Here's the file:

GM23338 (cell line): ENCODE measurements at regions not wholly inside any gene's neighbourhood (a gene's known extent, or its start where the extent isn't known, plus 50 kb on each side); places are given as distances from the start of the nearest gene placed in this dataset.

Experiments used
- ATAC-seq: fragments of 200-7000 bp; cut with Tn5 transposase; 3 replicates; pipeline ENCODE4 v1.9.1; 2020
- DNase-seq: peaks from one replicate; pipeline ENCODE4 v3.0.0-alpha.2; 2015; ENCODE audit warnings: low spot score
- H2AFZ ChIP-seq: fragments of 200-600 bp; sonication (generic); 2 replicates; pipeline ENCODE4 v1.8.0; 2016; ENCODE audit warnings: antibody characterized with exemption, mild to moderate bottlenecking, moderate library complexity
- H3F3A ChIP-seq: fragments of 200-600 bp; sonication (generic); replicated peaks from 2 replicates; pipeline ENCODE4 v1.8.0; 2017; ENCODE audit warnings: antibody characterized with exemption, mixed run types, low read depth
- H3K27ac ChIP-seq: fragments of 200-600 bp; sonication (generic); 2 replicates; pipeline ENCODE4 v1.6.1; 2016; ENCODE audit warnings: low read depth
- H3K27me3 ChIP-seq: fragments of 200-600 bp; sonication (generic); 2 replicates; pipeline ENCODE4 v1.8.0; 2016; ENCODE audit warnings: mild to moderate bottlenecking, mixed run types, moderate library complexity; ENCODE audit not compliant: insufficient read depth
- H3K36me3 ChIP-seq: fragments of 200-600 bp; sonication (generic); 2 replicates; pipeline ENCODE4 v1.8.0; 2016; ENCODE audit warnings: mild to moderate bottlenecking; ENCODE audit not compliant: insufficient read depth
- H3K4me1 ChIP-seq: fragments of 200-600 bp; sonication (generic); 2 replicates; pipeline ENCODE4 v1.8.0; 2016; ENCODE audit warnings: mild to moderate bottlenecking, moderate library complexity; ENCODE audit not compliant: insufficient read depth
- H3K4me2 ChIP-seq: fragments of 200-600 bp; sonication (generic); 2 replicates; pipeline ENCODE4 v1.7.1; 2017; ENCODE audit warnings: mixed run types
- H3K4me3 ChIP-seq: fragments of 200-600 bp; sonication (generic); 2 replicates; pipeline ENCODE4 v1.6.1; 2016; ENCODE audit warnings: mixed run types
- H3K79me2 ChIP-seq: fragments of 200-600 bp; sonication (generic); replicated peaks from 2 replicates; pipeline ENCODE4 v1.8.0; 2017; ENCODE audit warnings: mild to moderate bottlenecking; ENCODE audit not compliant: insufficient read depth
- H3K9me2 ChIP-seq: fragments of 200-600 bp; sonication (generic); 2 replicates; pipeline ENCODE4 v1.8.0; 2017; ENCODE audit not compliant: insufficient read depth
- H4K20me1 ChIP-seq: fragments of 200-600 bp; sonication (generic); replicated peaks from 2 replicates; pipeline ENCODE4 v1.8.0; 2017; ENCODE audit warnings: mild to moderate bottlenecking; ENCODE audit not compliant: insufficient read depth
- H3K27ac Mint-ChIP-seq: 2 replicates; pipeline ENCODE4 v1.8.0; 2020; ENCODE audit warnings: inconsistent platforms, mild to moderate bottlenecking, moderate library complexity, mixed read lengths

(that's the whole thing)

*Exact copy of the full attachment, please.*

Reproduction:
GM23338 (cell line): ENCODE measurements at regions not wholly inside any gene's neighbourhood (a gene's known extent, or its start where the extent isn't known, plus 50 kb on each side); places are given as distances from the start of the nearest gene placed in this dataset.

Experiments used
- ATAC-seq: fragments of 200-7000 bp; cut with Tn5 transposase; 3 replicates; pipeline ENCODE4 v1.9.1; 2020
- DNase-seq: peaks from one replicate; pipeline ENCODE4 v3.0.0-alpha.2; 2015; ENCODE audit warnings: low spot score
- H2AFZ ChIP-seq: fragments of 200-600 bp; sonication (generic); 2 replicates; pipeline ENCODE4 v1.8.0; 2016; ENCODE audit warnings: antibody characterized with exemption, mild to moderate bottlenecking, moderate library complexity
- H3F3A ChIP-seq: fragments of 200-600 bp; sonication (generic); replicated peaks from 2 replicates; pipeline ENCODE4 v1.8.0; 2017; ENCODE audit warnings: antibody characterized with exemption, mixed run types, low read depth
- H3K27ac ChIP-seq: fragments of 200-600 bp; sonication (generic); 2 replicates; pipeline ENCODE4 v1.6.1; 2016; ENCODE audit warnings: low read depth
- H3K27me3 ChIP-seq: fragments of 200-600 bp; sonication (generic); 2 replicates; pipeline ENCODE4 v1.8.0; 2016; ENCODE audit warnings: mild to moderate bottlenecking, mixed run types, moderate library complexity; ENCODE audit not compliant: insufficient read depth
- H3K36me3 ChIP-seq: fragments of 200-600 bp; sonication (generic); 2 replicates; pipeline ENCODE4 v1.8.0; 2016; ENCODE audit warnings: mild to moderate bottlenecking; ENCODE audit not compliant: insufficient read depth
- H3K4me1 ChIP-seq: fragments of 200-600 bp; sonication (generic); 2 replicates; pipeline ENCODE4 v1.8.0; 2016; ENCODE audit warnings: mild to moderate bottlenecking, moderate library complexity; ENCODE audit not compliant: insufficient read depth
- H3K4me2 ChIP-seq: fragments of 200-600 bp; sonication (generic); 2 replicates; pipeline ENCODE4 v1.7.1; 2017; ENCODE audit warnings: mixed run types
- H3K4me3 ChIP-seq: fragments of 200-600 bp; sonication (generic); 2 replicates; pipeline ENCODE4 v1.6.1; 2016; ENCODE audit warnings: mixed run types
- H3K79me2 ChIP-seq: fragments of 200-600 bp; sonication (generic); replicated peaks from 2 replicates; pipeline ENCODE4 v1.8.0; 2017; ENCODE audit warnings: mild to moderate bottlenecking; ENCODE audit not compliant: insufficient read depth
- H3K9me2 ChIP-seq: fragments of 200-600 bp; sonication (generic); 2 replicates; pipeline ENCODE4 v1.8.0; 2017; ENCODE audit not compliant: insufficient read depth
- H4K20me1 ChIP-seq: fragments of 200-600 bp; sonication (generic); replicated peaks from 2 replicates; pipeline ENCODE4 v1.8.0; 2017; ENCODE audit warnings: mild to moderate bottlenecking; ENCODE audit not compliant: insufficient read depth
- H3K27ac Mint-ChIP-seq: 2 replicates; pipeline ENCODE4 v1.8.0; 2020; ENCODE audit warnings: inconsistent platforms, mild to moderate bottlenecking, moderate library complexity, mixed read lengths